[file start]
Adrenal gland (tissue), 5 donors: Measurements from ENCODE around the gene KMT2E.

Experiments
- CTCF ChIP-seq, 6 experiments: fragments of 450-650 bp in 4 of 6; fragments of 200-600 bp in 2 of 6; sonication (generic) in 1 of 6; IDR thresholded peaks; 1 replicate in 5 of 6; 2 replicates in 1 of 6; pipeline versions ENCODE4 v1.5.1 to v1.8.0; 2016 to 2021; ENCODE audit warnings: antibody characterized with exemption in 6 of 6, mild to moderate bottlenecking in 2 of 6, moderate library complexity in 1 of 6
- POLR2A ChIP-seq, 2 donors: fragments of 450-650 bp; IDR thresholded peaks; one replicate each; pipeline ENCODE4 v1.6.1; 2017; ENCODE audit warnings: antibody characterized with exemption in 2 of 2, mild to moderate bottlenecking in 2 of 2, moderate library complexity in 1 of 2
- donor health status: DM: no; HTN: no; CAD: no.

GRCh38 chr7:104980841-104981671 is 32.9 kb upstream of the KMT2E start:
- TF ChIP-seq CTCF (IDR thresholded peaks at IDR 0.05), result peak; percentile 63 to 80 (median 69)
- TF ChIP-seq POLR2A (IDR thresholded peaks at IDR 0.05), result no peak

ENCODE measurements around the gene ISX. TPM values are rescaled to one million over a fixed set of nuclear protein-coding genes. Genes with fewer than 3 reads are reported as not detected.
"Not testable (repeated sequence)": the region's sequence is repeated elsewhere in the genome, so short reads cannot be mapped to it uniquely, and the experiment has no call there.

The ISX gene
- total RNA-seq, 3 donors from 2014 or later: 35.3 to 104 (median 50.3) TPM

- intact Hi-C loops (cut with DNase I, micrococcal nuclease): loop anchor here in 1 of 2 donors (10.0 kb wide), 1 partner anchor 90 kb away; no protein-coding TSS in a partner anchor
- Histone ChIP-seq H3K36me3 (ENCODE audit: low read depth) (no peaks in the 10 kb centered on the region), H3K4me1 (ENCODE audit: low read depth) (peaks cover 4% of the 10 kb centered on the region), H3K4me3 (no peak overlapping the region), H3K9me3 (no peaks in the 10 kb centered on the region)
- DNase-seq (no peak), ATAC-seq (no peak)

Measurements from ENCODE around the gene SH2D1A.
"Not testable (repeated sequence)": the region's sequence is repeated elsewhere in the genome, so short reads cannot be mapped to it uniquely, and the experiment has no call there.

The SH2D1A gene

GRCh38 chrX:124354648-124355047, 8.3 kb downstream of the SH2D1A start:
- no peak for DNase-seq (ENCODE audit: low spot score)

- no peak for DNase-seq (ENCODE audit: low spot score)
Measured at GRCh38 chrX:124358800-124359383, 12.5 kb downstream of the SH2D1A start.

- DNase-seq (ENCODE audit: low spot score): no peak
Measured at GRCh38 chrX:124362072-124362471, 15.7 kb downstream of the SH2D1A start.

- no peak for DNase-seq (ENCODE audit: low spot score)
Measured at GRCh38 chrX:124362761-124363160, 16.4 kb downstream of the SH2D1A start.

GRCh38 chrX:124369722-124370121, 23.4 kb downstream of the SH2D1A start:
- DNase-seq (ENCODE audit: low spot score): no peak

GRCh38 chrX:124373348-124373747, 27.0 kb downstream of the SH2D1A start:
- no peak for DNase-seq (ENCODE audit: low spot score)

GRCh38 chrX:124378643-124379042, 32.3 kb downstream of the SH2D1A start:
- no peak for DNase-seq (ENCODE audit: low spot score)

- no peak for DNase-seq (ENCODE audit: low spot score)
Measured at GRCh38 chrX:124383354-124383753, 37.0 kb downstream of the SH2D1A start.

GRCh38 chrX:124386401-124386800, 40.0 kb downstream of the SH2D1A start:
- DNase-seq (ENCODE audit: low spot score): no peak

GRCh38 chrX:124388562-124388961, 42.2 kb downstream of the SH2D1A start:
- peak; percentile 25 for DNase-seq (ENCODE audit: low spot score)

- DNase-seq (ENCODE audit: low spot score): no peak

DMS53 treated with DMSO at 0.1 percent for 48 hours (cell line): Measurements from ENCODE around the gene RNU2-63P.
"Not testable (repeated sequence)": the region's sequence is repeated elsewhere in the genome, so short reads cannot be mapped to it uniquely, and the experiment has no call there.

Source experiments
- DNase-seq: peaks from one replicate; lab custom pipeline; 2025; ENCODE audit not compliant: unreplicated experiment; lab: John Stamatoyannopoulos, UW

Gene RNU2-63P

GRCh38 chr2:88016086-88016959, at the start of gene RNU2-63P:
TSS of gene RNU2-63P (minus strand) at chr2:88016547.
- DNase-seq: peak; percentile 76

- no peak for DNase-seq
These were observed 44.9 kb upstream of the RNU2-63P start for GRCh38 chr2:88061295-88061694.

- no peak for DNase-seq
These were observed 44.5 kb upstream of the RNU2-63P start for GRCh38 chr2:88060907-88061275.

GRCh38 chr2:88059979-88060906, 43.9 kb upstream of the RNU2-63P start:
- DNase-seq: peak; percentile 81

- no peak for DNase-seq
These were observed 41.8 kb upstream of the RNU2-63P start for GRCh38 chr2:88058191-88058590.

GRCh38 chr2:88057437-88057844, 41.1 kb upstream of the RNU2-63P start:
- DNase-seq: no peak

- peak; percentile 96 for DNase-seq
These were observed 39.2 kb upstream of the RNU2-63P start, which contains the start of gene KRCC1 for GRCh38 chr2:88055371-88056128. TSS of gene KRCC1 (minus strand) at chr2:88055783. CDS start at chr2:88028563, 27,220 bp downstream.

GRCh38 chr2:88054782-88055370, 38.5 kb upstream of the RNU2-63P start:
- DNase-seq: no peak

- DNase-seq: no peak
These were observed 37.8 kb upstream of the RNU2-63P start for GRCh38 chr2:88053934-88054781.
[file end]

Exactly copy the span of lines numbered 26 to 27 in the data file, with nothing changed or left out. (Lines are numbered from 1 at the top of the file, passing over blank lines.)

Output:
Measured at GRCh38 chrX:124362761-124363160, 16.4 kb downstream of the SH2D1A start.

GRCh38 chrX:124369722-124370121, 23.4 kb downstream of the SH2D1A start: